The city of Boston’s Department of Public Health responded to concerns over discarded drug needles littering the area around Roxbury’s Orchard Gardens school last week, by installing a needle receptacle in front of the K-8 institution. But some parents are crying foul, saying the new dropbox will only make matters worse.
What are the details?
Five months ago, parents protested outside the school, urging officials to do something about the used needles scattered in such close proximity to their kids. While some parents recognize the city was trying to be proactive by installing the receptacle, others say it was not the right solution.
Franciso Diaz, whose son attends Orchard Gardens, told WBZ-TV, “I’m kind of glad they’re doing something,” but added, “I do believe that it is a little too big, excessive for it to be in front of the school like that.”
Fellow parent and youth coach Domingos DaRosa told the outlet that the installation of the disposal station was not the answer to the problem.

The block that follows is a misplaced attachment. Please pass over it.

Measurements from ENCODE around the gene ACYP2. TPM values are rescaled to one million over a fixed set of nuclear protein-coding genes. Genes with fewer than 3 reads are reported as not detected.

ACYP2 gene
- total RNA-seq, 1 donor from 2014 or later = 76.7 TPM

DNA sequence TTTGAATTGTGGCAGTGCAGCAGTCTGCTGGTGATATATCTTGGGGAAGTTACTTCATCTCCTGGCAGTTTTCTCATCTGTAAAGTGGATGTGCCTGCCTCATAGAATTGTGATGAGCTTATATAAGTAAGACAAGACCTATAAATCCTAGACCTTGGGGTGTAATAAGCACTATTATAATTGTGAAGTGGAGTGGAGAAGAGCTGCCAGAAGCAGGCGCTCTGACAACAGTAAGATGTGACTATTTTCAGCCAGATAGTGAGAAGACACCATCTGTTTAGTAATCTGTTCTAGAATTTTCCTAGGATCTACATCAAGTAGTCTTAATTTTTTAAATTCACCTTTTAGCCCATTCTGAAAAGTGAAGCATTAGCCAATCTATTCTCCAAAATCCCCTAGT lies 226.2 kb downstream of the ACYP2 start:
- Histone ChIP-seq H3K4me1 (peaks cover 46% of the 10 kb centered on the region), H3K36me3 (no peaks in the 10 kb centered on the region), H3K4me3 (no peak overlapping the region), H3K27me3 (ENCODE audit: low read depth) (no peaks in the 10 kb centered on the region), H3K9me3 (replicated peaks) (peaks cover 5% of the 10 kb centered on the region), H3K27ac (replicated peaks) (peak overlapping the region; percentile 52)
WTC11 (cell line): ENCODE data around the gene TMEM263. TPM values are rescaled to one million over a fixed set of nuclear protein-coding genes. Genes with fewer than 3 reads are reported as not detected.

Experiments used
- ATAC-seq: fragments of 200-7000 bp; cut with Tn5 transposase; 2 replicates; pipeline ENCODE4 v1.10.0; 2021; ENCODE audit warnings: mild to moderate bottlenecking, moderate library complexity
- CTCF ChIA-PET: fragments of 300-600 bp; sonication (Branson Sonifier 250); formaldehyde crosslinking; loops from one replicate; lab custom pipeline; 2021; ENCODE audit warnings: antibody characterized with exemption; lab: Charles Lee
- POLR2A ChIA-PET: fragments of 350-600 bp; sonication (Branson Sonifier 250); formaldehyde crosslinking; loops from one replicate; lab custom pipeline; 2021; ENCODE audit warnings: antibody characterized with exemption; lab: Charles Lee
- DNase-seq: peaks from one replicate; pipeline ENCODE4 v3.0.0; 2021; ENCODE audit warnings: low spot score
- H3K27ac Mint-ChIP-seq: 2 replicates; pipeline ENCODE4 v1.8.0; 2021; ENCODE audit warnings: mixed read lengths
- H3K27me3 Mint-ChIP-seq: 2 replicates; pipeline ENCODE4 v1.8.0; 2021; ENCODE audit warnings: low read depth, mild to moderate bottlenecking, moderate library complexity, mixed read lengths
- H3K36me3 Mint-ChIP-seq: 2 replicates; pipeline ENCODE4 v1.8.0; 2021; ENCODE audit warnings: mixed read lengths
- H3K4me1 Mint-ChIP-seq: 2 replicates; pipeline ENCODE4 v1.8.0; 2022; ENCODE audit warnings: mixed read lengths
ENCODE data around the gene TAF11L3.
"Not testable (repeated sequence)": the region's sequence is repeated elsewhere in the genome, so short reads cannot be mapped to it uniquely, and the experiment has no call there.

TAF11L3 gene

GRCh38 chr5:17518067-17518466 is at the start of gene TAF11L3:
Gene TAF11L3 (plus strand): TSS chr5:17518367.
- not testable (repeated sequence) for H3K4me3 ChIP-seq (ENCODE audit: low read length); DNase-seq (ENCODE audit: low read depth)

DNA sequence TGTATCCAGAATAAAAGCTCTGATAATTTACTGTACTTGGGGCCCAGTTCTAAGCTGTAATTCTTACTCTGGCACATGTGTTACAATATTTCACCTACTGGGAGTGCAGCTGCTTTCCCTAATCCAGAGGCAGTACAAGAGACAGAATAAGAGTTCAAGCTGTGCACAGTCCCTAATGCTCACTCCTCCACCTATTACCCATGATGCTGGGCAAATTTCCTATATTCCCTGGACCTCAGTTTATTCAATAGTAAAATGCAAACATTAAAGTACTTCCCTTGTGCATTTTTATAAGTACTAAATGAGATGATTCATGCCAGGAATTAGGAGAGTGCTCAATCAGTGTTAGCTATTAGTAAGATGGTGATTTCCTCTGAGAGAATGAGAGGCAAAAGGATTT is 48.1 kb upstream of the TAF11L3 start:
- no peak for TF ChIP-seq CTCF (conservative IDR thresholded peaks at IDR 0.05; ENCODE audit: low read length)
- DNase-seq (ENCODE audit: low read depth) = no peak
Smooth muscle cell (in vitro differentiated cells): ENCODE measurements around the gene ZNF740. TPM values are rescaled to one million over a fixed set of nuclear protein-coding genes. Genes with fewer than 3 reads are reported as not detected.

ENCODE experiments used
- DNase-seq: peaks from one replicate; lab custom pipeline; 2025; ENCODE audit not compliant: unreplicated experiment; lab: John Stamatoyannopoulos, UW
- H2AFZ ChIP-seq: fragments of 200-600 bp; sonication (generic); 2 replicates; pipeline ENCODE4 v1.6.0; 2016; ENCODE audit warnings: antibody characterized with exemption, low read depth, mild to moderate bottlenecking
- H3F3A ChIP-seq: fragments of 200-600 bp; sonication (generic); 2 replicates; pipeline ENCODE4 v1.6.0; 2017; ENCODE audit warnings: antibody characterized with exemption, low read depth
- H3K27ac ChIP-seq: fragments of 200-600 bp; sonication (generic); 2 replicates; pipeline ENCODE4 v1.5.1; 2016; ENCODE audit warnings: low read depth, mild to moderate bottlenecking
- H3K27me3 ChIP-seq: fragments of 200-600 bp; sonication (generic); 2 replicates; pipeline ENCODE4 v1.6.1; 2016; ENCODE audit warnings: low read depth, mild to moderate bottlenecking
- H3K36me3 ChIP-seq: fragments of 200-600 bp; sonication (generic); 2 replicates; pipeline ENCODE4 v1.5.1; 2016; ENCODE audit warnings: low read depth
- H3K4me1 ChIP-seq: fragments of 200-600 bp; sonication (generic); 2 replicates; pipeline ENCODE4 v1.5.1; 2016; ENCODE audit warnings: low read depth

“No, definitely not the answer, especially in front of the school ’cause now you’re promoting for addicts to get high right by the school,” she said.
DaRosa has reportedly spent a great deal of time picking up needles and said the receptacle hasn’t helped, anyway. He asked the WBZ news crew to follow him across the street in front of a school bus lot to demonstrate the magnitude of the issue.
“We’re less than 100 yards away from the disposal box, and we can fill a container in less than 10 seconds,” he said.
According to WBZ, Mayor Marty Walsh suggested parents use the situation as a teaching opportunity.
“People are concerned if there are needles there,” he told the CBS affiliate. “People are concerned if there’s a box there. I mean, I think what we’re trying to do is keep the needles off the street.”
Parents Protesting Needles Around Boston Elementary School Say Dropbox Isn’t The Answer
In December, a reporter from the Boston Herald discovered two discarded syringes on the Roxbury school grounds while meeting with parents and staffers alarmed by the “widespread complaints” over needles on the school grounds.
School librarian Erica Pastor told the newspaper at the time, “A 24-hour patrol needs to be here. I don’t feel comfortable with the idea of people being here, throwing the needles down, and then we’re just cleaning it up. People need to be kept away from the immediate school grounds.”
Mayor Walsh said in a statement: “We have taken steps to protect our students from the harm of the opioid epidemic by increasing the capacity of the Mobile Sharps Unit, prioritizing substance use education and prevention, and training staff on how to properly dispose of any encountered needle.”